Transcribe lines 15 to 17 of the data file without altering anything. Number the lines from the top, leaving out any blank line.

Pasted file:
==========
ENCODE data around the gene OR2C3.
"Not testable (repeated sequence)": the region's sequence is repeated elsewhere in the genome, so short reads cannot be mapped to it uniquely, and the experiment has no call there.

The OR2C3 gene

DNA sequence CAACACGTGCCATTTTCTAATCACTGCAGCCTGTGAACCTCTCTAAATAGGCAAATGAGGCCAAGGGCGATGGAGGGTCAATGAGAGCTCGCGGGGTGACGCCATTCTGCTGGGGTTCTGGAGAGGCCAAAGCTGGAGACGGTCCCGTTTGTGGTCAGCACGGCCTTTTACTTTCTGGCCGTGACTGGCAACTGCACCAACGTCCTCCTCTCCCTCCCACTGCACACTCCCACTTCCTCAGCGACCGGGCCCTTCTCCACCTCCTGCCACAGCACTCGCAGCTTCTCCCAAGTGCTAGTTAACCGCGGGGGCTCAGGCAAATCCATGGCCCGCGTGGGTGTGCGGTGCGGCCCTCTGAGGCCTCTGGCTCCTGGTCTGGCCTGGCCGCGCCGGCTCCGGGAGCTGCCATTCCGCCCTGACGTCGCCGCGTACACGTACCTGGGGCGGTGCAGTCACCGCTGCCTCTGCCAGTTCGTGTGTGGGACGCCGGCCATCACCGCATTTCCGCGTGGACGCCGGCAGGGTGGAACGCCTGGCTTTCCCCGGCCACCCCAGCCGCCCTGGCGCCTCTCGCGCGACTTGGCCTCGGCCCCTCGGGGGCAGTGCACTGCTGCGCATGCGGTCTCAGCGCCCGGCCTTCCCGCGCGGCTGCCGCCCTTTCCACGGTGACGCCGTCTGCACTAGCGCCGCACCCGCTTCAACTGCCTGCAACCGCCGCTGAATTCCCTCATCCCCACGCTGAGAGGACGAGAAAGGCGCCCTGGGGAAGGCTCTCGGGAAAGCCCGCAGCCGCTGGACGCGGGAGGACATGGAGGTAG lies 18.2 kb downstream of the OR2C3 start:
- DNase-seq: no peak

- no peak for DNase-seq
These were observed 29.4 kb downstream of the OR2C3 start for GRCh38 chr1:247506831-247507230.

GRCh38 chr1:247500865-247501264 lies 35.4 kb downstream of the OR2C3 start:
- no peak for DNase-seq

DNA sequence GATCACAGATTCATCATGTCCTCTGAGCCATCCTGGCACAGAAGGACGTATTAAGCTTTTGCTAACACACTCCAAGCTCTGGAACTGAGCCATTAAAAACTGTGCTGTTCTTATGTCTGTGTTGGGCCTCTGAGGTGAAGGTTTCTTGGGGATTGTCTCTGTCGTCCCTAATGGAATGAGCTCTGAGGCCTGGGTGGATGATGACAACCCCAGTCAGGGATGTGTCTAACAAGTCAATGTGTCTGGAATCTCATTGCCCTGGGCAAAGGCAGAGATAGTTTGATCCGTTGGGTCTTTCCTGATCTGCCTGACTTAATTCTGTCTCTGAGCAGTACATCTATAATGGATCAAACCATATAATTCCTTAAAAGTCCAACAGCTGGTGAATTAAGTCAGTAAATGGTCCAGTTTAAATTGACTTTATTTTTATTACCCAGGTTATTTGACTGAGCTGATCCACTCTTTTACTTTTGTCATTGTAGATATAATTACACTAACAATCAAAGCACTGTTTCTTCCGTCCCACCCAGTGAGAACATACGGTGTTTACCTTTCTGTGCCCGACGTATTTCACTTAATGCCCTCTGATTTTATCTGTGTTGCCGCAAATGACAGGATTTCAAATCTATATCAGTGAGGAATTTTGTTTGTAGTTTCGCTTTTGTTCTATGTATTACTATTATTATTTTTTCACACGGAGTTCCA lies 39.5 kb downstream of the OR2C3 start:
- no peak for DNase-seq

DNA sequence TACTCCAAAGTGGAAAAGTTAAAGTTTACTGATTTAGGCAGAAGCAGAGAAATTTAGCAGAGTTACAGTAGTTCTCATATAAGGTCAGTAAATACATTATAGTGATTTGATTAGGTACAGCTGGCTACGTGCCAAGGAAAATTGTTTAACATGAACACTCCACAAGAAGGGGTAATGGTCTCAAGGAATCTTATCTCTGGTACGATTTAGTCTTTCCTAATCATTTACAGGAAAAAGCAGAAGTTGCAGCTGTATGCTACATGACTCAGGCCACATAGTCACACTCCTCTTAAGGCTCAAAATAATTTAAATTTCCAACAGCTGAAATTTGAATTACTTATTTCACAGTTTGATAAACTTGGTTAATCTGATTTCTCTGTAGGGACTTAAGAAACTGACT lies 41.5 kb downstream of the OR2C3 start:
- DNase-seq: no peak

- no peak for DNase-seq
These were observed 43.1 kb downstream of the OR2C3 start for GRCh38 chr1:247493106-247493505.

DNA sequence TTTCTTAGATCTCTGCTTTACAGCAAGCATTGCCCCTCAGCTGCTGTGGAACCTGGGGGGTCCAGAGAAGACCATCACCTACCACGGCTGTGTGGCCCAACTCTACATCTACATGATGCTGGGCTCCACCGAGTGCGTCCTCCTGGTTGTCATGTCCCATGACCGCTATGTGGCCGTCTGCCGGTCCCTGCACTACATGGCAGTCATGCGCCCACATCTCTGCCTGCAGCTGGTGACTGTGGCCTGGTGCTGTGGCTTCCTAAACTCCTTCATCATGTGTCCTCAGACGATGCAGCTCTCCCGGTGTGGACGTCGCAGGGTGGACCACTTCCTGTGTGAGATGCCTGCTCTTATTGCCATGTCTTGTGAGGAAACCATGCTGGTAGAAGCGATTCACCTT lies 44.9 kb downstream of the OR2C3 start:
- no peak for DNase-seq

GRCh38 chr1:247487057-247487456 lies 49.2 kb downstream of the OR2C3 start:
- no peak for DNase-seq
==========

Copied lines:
These were observed 43.1 kb downstream of the OR2C3 start for GRCh38 chr1:247493106-247493505.

DNA sequence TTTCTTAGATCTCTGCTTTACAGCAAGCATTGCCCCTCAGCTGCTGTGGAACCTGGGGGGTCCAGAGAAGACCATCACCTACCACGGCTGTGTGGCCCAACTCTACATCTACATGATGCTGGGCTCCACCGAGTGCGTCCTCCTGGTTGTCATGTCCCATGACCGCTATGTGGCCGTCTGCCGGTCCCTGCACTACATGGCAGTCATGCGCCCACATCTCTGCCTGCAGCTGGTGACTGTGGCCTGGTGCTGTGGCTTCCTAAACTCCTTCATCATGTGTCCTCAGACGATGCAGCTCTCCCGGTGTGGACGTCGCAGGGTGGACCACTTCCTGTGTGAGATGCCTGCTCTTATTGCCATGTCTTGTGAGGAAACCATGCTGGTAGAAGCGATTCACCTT lies 44.9 kb downstream of the OR2C3 start:
- no peak for DNase-seq